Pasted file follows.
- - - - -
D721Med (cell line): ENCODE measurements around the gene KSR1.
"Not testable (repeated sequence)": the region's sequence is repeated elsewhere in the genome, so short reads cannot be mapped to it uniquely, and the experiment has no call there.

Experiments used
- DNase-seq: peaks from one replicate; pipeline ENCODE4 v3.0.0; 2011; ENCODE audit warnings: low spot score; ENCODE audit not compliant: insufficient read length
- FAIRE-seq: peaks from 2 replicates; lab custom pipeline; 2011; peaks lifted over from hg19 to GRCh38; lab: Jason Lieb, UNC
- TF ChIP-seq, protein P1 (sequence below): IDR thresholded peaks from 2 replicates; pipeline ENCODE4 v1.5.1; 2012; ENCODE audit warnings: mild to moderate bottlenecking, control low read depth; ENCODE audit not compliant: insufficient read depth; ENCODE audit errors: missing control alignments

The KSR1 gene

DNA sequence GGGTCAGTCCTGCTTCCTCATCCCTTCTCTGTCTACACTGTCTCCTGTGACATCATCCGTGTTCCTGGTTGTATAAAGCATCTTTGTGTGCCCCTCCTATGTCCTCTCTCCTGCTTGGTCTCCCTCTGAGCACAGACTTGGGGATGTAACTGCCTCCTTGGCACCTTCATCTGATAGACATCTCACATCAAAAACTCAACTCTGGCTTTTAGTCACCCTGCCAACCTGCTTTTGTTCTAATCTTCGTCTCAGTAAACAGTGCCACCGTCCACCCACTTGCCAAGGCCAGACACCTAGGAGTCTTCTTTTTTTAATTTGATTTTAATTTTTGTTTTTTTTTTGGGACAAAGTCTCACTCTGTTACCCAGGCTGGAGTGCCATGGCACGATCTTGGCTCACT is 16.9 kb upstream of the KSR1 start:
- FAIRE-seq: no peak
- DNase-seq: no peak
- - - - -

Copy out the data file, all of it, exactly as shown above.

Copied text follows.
D721Med (cell line): ENCODE measurements around the gene KSR1.
"Not testable (repeated sequence)": the region's sequence is repeated elsewhere in the genome, so short reads cannot be mapped to it uniquely, and the experiment has no call there.

Experiments used
- DNase-seq: peaks from one replicate; pipeline ENCODE4 v3.0.0; 2011; ENCODE audit warnings: low spot score; ENCODE audit not compliant: insufficient read length
- FAIRE-seq: peaks from 2 replicates; lab custom pipeline; 2011; peaks lifted over from hg19 to GRCh38; lab: Jason Lieb, UNC
- TF ChIP-seq, protein P1 (sequence below): IDR thresholded peaks from 2 replicates; pipeline ENCODE4 v1.5.1; 2012; ENCODE audit warnings: mild to moderate bottlenecking, control low read depth; ENCODE audit not compliant: insufficient read depth; ENCODE audit errors: missing control alignments

The KSR1 gene

DNA sequence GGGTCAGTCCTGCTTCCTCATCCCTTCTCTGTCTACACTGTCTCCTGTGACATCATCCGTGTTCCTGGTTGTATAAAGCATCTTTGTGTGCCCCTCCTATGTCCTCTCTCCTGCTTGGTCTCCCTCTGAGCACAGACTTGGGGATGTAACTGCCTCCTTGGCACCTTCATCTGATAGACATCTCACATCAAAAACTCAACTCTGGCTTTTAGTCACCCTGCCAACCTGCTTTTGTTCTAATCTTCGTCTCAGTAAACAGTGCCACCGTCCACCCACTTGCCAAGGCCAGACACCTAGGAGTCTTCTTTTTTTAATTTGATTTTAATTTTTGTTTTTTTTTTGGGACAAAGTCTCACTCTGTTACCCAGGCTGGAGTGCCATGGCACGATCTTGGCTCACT is 16.9 kb upstream of the KSR1 start:
- FAIRE-seq: no peak
- DNase-seq: no peak